(iii) in circumstances where, at the time the ADR procedure was initiated, the holder of a domain name in respect of which a right is recognized or established by national and/or Community law or the holder of a domain name of a public body has declared his/its intention to use the domain name in a relevant way but fails to do so within six months of the day on which the ADR procedure was initiated;
(c) the domain name was registered primarily for the purpose of disrupting the professional activities of a competitor; or
(d) the domain name was intentionally used to attract Internet users, for commercial gain, to the holder of a domain name website or other on-line location, by creating a likelihood of confusion with a name on which a right is recognized or established by national and/or Community law or a name of a public body, such likelihood arising as to the source, sponsorship, affiliation or endorsement of the website or location or of a product or service on the website or location of the holder of a domain name; or
(e) the domain name registered is a personal name for which no demonstrable link exists between the domain name holder and the domain name registered.

For all the above, this Panel affirms that in fact neither any of the above circumstances has been listed by the Complainant nor it has been properly proved that the Applicant has registered the domain name in bad faith.

This Panel considers that of course the burden of proof lies on the Complainant when affirming that the applicant acted in bad faith. It is the latter who must furnish the relevant arguments and proofs to make it clear that the Registry’s decision was taken as a result of the applicant’s acting in bad faith.

Yet, in the case of a speculative and abusive registration, ADR proceedings must be initiated against the domain name holder itself and not the Respondent.

The fact of the Applicant registering many popular names cannot be a conclusive proof that he is truly acting in bad faith, since he has the right to apply for as many domain names as he wants. Whoever adopts such a stand must be consistent and provide all indisputable evidences needed so as to emphatically affirm there has been bad faith in his acting.

This Panel believes that the only evidence that has been provided is not therefore conclusive at all.

All the above leads this Panel to keep the Registry’s decision up and consequently reject the Complaint.
 
Decision
For all the foregoing reasons, in accordance with Paragraphs B12 (b) and (c) of the Rules, the Panel orders that the Complaint is denied.
 
Panelists
  • Enrique Batalla
Date: 2006-08-08
Annex 1
A) Regarding the acceptance  by the Registry of the application by Traffic Web Holding BV for the domain name “PESA”:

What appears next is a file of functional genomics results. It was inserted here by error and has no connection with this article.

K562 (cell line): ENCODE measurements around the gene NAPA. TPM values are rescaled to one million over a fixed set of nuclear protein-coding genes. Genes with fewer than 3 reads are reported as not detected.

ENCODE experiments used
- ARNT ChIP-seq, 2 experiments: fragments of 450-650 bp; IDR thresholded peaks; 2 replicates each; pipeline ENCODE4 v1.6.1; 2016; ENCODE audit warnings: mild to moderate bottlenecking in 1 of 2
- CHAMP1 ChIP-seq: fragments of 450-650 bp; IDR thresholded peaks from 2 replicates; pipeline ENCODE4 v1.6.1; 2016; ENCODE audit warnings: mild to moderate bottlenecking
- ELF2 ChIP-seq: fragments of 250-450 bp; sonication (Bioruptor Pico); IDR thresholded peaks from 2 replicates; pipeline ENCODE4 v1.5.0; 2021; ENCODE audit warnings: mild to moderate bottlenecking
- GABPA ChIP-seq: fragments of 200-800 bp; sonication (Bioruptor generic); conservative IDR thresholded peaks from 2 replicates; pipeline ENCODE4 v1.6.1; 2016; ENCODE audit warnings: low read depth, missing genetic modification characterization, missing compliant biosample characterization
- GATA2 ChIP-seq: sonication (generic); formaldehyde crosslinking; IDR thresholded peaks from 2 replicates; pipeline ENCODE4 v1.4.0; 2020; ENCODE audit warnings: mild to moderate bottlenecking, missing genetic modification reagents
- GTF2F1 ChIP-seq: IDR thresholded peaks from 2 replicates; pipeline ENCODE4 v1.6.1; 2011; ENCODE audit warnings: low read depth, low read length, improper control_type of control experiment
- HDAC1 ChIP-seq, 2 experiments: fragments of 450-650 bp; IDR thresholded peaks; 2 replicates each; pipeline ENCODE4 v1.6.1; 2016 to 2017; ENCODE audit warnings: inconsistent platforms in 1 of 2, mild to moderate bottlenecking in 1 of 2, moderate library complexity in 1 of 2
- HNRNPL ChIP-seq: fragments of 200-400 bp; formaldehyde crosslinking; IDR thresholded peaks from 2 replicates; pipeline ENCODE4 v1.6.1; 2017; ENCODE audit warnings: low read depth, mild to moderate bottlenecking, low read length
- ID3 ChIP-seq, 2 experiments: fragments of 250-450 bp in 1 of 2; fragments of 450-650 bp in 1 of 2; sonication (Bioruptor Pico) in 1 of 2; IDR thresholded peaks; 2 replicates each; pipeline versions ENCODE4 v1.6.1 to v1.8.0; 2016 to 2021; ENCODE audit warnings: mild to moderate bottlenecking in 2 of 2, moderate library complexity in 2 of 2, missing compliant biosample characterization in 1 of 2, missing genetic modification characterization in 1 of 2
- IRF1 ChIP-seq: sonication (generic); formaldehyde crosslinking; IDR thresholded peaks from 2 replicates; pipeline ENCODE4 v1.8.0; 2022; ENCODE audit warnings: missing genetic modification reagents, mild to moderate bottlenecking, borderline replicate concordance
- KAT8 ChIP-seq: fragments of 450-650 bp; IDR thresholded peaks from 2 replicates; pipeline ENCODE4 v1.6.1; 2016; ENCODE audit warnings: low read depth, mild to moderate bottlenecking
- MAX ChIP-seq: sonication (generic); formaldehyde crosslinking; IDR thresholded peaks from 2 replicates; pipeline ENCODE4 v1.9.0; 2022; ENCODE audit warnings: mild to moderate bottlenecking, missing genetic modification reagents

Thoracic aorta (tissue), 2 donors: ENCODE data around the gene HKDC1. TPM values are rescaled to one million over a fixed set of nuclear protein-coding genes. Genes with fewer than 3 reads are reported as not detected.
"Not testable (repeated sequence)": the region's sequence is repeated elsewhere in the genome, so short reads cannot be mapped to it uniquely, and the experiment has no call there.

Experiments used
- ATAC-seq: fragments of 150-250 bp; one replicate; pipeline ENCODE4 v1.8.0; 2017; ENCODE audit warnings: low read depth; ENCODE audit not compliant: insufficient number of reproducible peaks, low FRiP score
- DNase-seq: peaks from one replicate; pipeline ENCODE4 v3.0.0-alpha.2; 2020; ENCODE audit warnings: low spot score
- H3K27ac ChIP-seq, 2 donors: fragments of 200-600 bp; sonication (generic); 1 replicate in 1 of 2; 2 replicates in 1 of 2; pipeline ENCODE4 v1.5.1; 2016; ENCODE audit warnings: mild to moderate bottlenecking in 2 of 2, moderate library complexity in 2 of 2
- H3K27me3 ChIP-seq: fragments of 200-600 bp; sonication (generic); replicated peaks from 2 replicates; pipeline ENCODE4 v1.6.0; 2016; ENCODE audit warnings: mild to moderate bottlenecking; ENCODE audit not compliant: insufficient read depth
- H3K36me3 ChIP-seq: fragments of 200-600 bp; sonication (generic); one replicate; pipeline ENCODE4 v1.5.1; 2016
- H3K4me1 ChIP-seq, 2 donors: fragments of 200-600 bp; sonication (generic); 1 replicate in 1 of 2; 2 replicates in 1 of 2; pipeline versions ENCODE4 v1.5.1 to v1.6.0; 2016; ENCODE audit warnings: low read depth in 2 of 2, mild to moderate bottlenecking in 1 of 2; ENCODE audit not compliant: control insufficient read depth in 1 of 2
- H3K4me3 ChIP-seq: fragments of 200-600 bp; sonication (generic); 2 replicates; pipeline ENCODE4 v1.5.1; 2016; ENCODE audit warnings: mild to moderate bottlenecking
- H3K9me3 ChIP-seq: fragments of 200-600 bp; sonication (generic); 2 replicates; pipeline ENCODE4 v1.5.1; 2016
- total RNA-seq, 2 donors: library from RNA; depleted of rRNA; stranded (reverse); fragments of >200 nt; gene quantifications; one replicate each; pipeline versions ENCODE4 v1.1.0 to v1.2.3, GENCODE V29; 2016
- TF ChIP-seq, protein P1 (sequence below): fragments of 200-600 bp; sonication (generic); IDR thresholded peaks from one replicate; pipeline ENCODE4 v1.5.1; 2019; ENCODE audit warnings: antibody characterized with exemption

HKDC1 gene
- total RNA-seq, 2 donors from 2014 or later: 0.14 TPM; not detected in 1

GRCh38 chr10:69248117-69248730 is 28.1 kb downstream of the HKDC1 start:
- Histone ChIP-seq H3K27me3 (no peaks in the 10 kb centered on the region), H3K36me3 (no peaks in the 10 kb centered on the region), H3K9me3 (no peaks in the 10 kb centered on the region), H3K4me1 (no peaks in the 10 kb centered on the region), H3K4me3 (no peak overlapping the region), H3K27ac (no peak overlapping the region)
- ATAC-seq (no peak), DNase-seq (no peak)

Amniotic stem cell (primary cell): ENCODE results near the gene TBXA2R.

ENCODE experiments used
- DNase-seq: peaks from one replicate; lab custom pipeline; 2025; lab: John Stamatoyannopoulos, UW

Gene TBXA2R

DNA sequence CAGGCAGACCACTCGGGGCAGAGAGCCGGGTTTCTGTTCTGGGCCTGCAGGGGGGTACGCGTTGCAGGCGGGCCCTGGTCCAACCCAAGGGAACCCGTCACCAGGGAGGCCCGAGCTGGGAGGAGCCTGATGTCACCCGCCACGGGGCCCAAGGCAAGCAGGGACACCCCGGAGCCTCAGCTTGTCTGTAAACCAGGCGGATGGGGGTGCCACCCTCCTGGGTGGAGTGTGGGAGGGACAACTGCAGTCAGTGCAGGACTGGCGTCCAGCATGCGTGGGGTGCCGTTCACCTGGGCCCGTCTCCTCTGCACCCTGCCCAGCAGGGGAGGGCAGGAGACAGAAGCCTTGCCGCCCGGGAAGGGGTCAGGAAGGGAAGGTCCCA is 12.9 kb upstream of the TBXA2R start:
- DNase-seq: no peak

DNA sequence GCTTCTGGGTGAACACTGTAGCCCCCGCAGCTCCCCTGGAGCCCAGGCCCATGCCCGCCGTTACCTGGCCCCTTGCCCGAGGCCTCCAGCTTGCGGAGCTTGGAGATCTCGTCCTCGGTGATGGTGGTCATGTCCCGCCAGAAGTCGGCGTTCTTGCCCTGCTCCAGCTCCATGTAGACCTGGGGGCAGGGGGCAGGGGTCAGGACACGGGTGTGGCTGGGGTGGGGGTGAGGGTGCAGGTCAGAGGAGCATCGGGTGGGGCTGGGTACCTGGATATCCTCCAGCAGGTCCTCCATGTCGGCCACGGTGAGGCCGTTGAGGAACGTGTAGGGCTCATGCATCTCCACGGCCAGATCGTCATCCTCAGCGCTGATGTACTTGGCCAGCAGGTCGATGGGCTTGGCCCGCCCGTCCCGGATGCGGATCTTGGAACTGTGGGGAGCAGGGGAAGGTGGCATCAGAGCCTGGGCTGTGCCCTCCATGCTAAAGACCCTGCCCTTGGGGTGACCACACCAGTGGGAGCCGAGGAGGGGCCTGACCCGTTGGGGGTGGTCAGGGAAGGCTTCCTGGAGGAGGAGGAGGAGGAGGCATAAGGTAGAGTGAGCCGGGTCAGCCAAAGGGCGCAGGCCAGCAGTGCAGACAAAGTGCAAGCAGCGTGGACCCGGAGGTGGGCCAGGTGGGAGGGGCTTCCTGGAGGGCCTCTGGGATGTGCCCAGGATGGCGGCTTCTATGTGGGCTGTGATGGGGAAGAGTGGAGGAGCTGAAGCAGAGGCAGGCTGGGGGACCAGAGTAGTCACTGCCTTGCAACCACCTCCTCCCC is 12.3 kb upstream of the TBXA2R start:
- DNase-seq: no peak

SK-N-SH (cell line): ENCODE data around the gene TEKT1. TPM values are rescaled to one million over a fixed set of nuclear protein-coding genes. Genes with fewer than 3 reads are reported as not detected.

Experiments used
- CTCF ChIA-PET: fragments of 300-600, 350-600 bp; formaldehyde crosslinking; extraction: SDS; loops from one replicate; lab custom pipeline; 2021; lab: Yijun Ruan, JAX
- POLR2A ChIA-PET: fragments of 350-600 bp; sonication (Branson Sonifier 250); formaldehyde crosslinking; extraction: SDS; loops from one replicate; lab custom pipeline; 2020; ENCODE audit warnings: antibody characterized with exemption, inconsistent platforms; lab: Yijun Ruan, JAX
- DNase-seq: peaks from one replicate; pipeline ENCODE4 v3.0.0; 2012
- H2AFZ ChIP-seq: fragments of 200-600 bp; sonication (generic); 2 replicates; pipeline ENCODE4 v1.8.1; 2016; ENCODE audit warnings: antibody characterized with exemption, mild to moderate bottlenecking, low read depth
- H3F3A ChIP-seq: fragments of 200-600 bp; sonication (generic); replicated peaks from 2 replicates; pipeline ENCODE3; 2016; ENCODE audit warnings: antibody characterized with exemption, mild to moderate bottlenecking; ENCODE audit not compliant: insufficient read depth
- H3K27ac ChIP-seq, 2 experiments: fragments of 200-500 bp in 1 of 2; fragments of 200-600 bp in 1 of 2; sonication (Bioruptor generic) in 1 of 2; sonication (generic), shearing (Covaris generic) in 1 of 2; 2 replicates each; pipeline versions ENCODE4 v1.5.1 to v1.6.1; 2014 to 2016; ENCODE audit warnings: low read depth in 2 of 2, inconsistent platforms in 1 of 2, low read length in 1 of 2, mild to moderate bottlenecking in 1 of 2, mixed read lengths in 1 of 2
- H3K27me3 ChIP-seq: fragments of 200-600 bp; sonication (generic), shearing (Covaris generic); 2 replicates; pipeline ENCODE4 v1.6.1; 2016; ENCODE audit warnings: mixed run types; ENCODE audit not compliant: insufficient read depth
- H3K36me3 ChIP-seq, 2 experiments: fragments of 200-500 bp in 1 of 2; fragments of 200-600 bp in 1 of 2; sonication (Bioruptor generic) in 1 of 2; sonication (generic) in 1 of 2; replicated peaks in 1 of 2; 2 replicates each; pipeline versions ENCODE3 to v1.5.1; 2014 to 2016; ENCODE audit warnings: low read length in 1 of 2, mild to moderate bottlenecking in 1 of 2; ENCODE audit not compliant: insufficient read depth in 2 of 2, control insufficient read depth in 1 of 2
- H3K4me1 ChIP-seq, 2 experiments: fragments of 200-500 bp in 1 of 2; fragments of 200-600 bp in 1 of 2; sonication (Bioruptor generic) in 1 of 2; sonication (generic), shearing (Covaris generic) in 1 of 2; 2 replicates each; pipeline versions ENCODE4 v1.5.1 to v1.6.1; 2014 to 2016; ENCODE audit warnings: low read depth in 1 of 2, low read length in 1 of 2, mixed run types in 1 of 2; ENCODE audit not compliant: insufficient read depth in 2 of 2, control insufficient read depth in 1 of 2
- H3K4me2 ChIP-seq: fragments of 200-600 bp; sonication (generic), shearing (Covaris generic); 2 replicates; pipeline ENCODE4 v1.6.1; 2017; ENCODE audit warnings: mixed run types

In this Panel’s opinion, it is important to be principled in applying the relevant rules when attributing a domain name to an applicant. Rules are clear when stating in article 4 of the Regulation no. 733/2002 of the European Parliament and of the Council the obligations of the Registry. Moreover, article 10 of the Commission Regulations (EC) no 874/2004, is clear regarding the eligible parties and the names they can register. In this Panel’s opinion the Registry’s decision does not breach at all any of these articles’ provisions. Traffic Web Holding BV (hereinafter, “the Applicant”) applied for the domain name PESA on January 30, 2006 and delivered documentary evidence on March 3, 2006 (before the deadline, i.e. before March 11, 2006), and the order of priority set out in the above referred articles 4has fully been taken into account by the Registrar.


B) Regarding the Complainant’s contentions and Respondent’s response:

The Claimant is requesting the Panel to annul the Respondent’s decision and also that the domain name be transferred to him.

This Panel deems accurate to bring art. 11 of the Commission Regulation (EC) 874/2004 up regarding certain special characters, such as the ampersand. Said article provides some options to come around and the one chosen by the Applicant of rewriting the sign was proper. and allowed by the relevant rules.

C) Alleged trademark infringement

This Panel believes that the reasons given by the Complainant referring to an eventual Traffic Web Holding BV infringement of its PESA trademark given the way it chose for rewriting the ampersand are not conclusive at all. It's also important to remind that the validation agent is only concerned with appreciating domain name applications but not trademarks and that they are the Trademark Offices and the competent Courts the ones empowered to rule on trademarks.

D) Alleged application in bad faith

This Panel considers that the reason given by the Complainant does not constitute in itself legal ground so as to reject an application for a domain name on the presumption that the application may have been made in bad faith. Bad faith has not been demonstrated and the burden of proof lies on the Complainant when affirming that the applicant acted in bad faith. The latter has not furnished the relevant arguments and proofs to make it clear that the Registry’s decision was taken as a result of the applicant’s acting in bad faith.